|Jason Lezak, pictured at the Western Wall, says the “overall experience” of the Maccabiah Games spurred him to pick Israel over the World Championships in Rome. Valli Hilaire/Creative Commons|
For swimmer Jason Lezak, choosing the Maccabiah Games over the World Championships came down to more than what happens in the water.
At 33, nearing the end of a career that includes seven Olympic medals, Lezak figured this might be his last opportunity to make his Maccabiah debut.
Lezak, whose record-setting anchor in the 400-meter freestyle relay propelled the United States to gold in the 2008 Summer Olympics, acknowledged it was a tough decision.
“It came to a point where if I’m going to do it, now is the time,” he said.
As a professional, Lezak makes his money at events like the Worlds, which this year are being contested July 17 to Aug. 2 in Rome. Plus it’s where the best in the world meet. The Californian said it was “the overall experience” that swayed him toward the games in Israel July 13 to 23.
“It was the full schedule, with the sightseeing, the opening ceremony, and the competition itself all wrapped into one,” he said.
Not to mention his July 15 induction into the International Jewish Sports Hall of Fame at the Wingate Institute in Netanya.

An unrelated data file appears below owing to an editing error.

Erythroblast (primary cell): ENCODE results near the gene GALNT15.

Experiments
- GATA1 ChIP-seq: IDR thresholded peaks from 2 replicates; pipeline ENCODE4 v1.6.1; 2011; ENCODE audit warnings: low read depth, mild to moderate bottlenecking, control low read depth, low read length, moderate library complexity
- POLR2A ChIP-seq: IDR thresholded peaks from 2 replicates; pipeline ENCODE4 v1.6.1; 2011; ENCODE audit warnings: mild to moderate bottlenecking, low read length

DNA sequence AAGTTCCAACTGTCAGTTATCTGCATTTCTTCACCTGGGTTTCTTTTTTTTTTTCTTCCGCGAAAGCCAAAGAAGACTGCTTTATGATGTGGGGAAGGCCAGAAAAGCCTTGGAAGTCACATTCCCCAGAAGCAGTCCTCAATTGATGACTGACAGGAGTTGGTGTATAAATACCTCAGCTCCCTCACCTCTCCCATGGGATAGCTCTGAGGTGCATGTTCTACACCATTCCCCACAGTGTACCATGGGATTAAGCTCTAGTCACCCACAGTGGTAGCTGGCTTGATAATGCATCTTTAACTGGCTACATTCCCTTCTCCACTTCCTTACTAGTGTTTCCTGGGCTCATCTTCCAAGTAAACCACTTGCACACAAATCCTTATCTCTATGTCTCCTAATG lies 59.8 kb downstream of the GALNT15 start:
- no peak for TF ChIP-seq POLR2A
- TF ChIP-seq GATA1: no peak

His decision made, Lezak is partnering with Maccabi USA/Sports for Israel on a fund-raising initiative in which he will go into the community to encourage young people to live an active lifestyle.
“It’s something for me to get in touch more with Jewish kids and hopefully inspire them,” he said. “I really didn’t have anyone like that growing up.”
Lezak registered one of the most dramatic performances during the Beijing games last August, with his late dash to capture gold for the U.S. in the 400-meter relay. He came from about half a body length behind in the last 20 meters to nip the Frenchman Alain Bernard, a former world-record holder in the 100 freestyle.
The clutch performance not only secured victory for the United States, it also saved relay teammate Michael Phelps’ ultimately successful bid to win a record eight Olympic gold medals, snapping the mark of seven set in a single Olympic Games by another Jewish swimmer, Mark Spitz. Lezak also would win his first individual Olympic medal – a bronze in the 100 freestyle.
Since China, corporations including Coca-Cola and Roche Labs have called on Lezak to provide motivational speeches to their employees. With his prowess in the relays, he talks about – what else? – being a team player.
“I talk about perseverance, how it took a long time to get where I am, how I never gave up,” he said.
Though the total Maccabiah package is what ultimately captured Lezak’s imagination, don’t think the fire doesn’t burn to win in Israel. Certainly he will be favored in his two races, the 50-meter and 100-meter freestyle.
“Gold obviously is the goal,” he says. “I’m going to try and win. Winning gold medals in competitions is a wonderful thing.”